Why Beta Has Different Implications For Value And Growth Investors

by: Tom Au, CFA

Summary

Beta, or volatility, has different implications for value and growth investors.

Value investors want high beta so they can profit by buying and selling at cyclical lows and highs.

Growth investors want low beta so that the stock's performance reflects mainly underlying growth trends.

I've been a value investor for most of my career, at least until 2012 (when I stopped publishing on Seeking Alpha). That's when I began a stint with some growth investors for that year, and through 2013, before returning to my value roots in 2014. But at least I've seen the other side of the fence. And that taught me some lessons about the desirability of volatility.

The "beta" of a stock refers to the volatility of a stock, relative to the market. Specifically, it reflects the speed of investor reaction to developments at the company represented by the stock. Oddly enough, beta works in different, and opposite, ways for value and growth stocks.

A deep value investor wants stocks with high betas. That is stocks to which investors overreact on both the up and downsides. When e.g. cyclical stocks reach deep value levels (typically below book value), that's the time to buy; and when they return to "normal" levels, it's time to sell. My experience with cheap stocks with low betas is not nearly as satisfying; they would never go down enough to be truly cheap, and would not go up enough when things turned around.

Value and growth are not mutually exclusive. "Cheap" growth stocks in fact, form one leg of my value triad. (The other two are deep cyclicals and income issues.) After my stint as an investor in growth stocks, I fine tuned my description of suitable growth stocks for a value investor to be stocks with a company growth rate of 10% or more, selling at a market multiple, more or less. A growth rate of 10% is almost twice the historical market growth rate of 5.5% (nominal), and is actually three times the market growth rate in real terms (after subtracting 3% inflation from both numerator and denominator).

It is possible for a stock to be both a growth and value stock. Suppose there is a company growing at 15% a year, but whose stock is hated by the market, so that it sells at 80% of the market multiple. This is not a made-up example, but one that used to describe tobacco stocks (from the 1950s until the 1990s). As long as the stock stayed around 80% of the market, it would be no more volatile than the market as a whole, while its superior 15% growth rate would cause it to outperform over time. There was another advantage; with a valuation of 80% of the market multiple (instead of twice that for stocks of comparable growth in other industries), the stock would yield 5%, instead of 2%-3%, leading to a total return (growth plus yield) of 20%, assuming that the P/E multiple didn't change. That's why you want low betas with growth stocks.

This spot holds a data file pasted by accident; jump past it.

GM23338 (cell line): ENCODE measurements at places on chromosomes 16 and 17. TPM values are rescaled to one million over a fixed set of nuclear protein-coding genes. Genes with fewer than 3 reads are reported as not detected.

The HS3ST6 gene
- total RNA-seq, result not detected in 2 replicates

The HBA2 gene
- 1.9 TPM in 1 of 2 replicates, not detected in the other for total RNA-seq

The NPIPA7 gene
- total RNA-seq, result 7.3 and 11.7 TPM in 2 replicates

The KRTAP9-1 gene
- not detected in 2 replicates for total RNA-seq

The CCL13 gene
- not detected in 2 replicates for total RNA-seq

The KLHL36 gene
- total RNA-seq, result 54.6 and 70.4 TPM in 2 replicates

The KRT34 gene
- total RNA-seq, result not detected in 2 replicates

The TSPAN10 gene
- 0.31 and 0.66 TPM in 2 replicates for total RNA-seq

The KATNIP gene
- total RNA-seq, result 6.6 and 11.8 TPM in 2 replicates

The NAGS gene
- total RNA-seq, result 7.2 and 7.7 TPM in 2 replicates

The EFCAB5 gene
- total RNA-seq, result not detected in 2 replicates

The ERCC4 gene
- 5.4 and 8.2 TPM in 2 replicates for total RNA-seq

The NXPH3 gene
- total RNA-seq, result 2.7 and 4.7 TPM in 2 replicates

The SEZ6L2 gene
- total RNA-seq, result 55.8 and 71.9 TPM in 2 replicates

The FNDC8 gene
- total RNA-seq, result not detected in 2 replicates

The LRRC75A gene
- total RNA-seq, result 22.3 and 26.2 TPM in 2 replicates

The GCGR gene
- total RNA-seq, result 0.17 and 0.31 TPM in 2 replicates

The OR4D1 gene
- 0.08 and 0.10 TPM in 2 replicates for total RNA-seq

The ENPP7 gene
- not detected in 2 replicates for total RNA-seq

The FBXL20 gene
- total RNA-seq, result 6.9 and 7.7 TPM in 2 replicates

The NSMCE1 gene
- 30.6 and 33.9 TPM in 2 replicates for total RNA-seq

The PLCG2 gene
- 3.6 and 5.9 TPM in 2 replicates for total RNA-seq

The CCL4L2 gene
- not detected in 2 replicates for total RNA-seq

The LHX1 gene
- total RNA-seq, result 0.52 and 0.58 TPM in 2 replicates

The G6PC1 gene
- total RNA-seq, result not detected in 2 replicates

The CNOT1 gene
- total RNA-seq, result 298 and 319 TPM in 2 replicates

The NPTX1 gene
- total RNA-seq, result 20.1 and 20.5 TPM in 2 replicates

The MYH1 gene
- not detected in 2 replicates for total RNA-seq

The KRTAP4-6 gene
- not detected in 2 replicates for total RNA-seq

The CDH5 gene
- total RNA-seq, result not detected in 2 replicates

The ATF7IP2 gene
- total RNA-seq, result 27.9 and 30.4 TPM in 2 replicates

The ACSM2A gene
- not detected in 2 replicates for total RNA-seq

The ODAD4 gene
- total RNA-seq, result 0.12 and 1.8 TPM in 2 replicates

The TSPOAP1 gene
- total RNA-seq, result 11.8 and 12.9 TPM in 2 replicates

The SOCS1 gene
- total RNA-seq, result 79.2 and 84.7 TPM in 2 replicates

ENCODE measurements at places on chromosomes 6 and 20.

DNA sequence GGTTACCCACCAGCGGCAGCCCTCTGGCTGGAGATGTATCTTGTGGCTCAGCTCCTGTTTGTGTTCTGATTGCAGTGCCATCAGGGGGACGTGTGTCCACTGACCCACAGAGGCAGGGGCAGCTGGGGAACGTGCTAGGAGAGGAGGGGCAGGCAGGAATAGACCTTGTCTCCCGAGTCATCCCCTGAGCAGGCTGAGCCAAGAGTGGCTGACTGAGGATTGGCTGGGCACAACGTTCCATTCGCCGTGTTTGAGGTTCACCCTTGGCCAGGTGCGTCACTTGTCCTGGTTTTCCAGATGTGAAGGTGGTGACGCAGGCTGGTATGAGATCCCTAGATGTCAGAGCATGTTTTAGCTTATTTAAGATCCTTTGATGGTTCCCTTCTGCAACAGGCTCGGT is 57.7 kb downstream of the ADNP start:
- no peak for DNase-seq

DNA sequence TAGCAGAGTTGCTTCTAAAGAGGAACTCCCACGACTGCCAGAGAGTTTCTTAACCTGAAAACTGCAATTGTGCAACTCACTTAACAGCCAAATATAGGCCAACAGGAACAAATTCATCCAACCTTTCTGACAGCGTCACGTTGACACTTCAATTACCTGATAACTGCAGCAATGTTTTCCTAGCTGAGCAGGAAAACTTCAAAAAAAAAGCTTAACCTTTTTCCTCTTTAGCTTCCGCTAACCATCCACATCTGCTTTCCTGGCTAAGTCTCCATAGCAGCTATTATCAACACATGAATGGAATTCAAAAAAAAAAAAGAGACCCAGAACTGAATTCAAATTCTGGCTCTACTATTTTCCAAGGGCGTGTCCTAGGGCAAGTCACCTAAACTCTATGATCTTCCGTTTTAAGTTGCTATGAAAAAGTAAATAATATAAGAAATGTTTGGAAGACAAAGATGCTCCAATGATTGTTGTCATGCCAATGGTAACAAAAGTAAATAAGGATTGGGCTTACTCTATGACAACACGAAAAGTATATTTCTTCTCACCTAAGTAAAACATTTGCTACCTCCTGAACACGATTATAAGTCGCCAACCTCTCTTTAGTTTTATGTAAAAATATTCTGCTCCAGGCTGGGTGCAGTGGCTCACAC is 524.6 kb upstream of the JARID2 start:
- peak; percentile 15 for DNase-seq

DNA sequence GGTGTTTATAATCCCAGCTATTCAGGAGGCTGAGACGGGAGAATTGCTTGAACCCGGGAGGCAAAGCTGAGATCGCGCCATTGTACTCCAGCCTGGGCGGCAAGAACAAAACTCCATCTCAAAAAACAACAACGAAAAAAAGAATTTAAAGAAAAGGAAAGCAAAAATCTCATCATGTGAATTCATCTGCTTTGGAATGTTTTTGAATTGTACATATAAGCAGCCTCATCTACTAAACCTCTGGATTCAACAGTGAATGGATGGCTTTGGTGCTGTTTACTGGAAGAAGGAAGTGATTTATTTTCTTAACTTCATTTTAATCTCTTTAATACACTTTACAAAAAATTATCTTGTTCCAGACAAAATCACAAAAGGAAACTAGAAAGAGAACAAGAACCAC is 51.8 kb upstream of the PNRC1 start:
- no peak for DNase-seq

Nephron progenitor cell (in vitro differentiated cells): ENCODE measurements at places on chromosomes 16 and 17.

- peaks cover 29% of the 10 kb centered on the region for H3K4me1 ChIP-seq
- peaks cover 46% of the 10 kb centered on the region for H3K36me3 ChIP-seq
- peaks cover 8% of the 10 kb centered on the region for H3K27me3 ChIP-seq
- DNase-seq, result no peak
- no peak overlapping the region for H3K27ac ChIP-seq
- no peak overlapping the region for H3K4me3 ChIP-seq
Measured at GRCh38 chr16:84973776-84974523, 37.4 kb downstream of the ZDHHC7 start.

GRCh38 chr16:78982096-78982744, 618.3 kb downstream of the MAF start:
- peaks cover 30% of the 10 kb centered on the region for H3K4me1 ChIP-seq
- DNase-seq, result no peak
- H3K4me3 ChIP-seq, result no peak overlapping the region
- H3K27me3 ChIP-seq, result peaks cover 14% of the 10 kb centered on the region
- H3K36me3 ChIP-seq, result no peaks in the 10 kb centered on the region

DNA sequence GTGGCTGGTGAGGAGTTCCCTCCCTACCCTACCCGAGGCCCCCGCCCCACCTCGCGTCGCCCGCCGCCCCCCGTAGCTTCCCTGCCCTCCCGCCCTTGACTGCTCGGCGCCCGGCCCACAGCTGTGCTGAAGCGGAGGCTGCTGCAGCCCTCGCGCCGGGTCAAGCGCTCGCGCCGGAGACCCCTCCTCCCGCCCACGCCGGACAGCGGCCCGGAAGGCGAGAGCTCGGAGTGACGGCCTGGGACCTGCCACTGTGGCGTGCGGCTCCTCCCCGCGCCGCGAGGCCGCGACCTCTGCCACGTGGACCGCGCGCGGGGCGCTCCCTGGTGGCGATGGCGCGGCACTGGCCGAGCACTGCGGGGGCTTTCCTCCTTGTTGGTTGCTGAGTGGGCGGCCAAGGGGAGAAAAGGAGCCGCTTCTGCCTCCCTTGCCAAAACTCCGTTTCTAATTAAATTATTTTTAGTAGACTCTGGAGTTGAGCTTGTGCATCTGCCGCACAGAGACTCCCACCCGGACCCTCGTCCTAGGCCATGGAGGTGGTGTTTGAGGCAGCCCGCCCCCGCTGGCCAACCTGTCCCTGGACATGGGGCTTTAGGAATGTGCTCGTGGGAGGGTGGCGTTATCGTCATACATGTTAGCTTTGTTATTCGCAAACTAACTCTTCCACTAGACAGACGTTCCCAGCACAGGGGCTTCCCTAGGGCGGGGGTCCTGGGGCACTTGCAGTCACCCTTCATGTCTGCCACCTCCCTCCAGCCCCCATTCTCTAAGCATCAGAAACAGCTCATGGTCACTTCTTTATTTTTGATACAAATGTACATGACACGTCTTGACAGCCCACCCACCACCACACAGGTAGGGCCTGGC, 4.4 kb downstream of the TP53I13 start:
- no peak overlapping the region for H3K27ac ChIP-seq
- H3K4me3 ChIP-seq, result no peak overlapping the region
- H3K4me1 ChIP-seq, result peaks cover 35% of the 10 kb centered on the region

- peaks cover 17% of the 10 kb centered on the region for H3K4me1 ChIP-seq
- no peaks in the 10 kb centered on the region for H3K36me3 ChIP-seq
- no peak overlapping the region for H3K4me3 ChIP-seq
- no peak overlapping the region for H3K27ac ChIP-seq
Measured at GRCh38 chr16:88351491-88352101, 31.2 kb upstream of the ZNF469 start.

But with growth stocks, a high beta is often an enemy rather than a friend. That is because the great danger of buying a growth stock is buying one that is priced too high and has nowhere to go but down. Put another way, a high beta means that downward changes in the valuation could easily offset the impact of upward earnings growth.

I believe that a market multiple or thereabouts is not "too high," for a value investor in most growth stocks, and would prefer that such a stock remains at such levels for many years, allowing for many entries. After the passage of "Obamacare" in 2010, this described many health care stocks, whose earnings prospects were barely dented, but whose P/E multiples were hammered. The opposite example was the story of high-flying tech stocks around the turn of the century.

To sum up: Value investors should buy cyclical stocks for relatively short holding periods (when a high beta makes them cheap). Along with growth stock investors, they should also buy growth stocks for long holding periods when they are cheap, and low betas suggest that they won't get cheaper. One wants to avoid cyclicals at the top of their cyclical trends, and growth stocks at the upper end of their secular valuation bands.

Disclosure: I/we have no positions in any stocks mentioned, and no plans to initiate any positions within the next 72 hours.

I wrote this article myself, and it expresses my own opinions. I am not receiving compensation for it. I have no business relationship with any company whose stock is mentioned in this article.